Those of you with “normal” kids may have the same problems (and many others) but at least you can talk to your kid.  My son is nonverbal and doesn’t “get” the normal expectations but he has learned to do many things and deals well with picture prompts and some sign language.  The comments I have gotten about him have been more on the line of..”he’s taught me so much more than I have taught him”.  I believe in the concept of Karma and that our souls are meant to grow as a result of our life experiences…and God deliberately created some people with a “little extra” to alter the paths for some of us.

    We parents of kiddoes with DS and other special needs will naturally seek out support.  The comment about OB-GYN’s not being aware of what is available from other parents is something that would be important as a campaign to share thru emails to these docs and in places where expectant parents would see flyers.  Geneticists should provide these resources as well.  In fact, they should learn more about what is out there before having any business talking to any pregnant woman.  Mine didn’t, by the way.  She actually suggested I go to another state that allows late term abortions!  This same lady saw my son a day or so after his birth and called to tell me how beautiful he is.  Bizarre!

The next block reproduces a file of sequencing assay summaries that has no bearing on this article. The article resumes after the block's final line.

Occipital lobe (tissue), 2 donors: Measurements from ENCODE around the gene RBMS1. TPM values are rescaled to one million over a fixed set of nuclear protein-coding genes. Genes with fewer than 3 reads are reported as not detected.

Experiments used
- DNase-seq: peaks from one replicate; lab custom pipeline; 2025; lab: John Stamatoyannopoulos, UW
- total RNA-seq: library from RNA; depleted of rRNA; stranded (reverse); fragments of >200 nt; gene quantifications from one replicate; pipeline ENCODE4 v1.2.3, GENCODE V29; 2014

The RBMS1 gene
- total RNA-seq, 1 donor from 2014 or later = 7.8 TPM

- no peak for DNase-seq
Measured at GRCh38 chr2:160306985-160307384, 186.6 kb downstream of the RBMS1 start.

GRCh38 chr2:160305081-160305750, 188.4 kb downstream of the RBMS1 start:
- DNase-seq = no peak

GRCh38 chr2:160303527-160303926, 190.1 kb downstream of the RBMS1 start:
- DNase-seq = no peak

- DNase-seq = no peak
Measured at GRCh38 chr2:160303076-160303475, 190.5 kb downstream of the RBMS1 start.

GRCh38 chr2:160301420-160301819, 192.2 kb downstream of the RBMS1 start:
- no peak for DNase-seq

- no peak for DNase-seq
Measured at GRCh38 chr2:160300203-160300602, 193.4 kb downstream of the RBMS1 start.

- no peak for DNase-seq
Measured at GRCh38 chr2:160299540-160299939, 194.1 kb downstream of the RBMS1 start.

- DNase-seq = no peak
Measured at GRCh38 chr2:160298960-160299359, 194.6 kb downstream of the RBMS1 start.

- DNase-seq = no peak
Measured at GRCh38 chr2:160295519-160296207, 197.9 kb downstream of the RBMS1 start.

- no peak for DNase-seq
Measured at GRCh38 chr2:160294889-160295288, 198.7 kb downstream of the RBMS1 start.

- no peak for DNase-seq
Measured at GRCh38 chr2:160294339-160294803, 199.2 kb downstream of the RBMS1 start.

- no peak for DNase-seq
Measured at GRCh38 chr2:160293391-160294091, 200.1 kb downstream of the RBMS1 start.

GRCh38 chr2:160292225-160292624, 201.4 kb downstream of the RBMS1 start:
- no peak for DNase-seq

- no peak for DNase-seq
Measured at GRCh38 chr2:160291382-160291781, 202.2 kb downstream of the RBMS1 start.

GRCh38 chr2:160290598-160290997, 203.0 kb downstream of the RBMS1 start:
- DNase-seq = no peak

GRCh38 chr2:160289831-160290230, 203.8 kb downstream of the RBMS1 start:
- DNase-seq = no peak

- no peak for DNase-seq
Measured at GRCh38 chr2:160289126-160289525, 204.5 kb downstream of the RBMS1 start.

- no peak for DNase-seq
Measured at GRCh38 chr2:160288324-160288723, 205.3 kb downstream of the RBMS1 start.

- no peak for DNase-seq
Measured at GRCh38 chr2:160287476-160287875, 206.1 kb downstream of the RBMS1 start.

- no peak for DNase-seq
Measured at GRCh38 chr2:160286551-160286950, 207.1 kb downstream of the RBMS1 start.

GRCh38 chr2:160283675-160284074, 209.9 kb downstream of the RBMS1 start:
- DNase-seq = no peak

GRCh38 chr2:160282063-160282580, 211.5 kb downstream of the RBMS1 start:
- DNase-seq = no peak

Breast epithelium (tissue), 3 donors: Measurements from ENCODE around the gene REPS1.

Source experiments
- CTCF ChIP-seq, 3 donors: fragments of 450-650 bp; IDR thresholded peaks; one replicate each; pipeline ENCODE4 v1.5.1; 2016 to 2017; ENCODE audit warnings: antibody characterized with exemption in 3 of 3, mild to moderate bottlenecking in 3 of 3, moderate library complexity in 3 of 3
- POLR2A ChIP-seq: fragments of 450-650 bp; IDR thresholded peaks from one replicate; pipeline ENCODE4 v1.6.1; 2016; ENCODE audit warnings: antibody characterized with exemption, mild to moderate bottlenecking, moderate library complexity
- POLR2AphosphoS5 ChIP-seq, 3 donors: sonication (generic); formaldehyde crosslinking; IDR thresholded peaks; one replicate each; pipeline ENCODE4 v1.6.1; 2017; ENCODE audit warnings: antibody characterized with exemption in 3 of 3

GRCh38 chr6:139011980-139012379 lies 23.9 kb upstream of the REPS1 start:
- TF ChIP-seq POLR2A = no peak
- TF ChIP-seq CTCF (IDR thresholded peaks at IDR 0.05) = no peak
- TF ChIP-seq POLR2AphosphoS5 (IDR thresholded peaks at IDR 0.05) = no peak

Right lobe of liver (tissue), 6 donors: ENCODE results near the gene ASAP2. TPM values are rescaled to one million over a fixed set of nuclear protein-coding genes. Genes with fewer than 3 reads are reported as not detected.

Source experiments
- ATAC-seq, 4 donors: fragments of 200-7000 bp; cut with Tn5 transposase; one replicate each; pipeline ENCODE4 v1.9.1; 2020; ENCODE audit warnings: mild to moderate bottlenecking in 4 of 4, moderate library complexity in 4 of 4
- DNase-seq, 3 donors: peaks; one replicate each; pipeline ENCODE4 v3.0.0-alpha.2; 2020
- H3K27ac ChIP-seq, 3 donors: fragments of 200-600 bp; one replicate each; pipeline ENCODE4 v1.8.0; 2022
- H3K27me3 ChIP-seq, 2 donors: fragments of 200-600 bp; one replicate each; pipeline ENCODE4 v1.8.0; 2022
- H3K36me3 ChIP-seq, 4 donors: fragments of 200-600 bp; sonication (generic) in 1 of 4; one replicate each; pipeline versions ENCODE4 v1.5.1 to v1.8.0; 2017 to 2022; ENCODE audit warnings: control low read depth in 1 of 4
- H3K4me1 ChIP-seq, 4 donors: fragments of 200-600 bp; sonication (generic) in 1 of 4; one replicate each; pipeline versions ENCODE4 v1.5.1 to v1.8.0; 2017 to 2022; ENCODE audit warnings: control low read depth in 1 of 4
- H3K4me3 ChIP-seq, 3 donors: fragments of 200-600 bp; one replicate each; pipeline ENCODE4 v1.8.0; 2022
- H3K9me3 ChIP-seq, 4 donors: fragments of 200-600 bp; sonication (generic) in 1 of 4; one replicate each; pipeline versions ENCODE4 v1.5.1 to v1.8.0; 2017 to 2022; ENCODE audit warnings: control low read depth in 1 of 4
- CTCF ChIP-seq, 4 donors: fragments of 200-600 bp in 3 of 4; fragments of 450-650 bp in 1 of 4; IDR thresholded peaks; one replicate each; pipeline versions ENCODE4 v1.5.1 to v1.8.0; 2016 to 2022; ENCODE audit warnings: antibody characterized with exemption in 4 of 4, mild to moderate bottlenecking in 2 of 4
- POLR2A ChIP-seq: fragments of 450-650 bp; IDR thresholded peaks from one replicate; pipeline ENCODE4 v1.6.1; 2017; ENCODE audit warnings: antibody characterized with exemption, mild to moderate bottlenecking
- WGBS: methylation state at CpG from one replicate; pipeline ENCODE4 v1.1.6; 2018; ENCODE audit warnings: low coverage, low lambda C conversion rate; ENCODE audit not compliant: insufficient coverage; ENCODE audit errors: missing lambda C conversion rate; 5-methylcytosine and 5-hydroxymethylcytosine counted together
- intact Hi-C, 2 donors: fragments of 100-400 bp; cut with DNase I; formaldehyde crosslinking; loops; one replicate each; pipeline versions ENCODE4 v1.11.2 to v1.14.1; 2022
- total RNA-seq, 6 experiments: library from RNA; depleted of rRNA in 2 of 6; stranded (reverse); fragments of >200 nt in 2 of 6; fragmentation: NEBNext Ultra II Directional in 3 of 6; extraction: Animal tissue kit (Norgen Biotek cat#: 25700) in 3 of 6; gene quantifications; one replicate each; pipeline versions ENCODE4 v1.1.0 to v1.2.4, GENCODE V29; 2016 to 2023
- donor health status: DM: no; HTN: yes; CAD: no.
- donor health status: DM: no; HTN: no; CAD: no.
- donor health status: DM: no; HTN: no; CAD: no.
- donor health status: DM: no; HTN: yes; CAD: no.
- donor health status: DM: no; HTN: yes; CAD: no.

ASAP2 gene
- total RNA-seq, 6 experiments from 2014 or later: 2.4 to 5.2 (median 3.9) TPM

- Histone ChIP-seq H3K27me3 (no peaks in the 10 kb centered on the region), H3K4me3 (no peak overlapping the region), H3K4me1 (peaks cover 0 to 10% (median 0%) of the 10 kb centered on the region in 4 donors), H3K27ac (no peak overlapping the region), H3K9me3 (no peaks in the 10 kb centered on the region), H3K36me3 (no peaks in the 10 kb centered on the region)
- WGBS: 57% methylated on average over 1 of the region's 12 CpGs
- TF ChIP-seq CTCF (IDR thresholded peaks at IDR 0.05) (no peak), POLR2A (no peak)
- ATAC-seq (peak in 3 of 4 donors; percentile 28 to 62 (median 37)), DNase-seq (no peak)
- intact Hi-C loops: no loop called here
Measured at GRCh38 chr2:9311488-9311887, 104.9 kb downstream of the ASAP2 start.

Here’s a blast from the past…July 4th 2003 boat decorating competition with Jim on his (late-2/19/07) Grandpa’s lap.  I was surprised Jim put up with the hat and beard.

  15. Oh man wish you was here 4 years ago ..it was tuff all on my own and then the doc telling me that it was mostly because of me…and all i keep hearing in my head was me me me! I did this to my son!…n having nobody around to have a sholder to cry to and everything oh man…but thank God for you and your wife i wouldnt want someone to feel alone and lost like i did 4 years ago! GOOD JOB KEEP DOING WHAT YOU DO!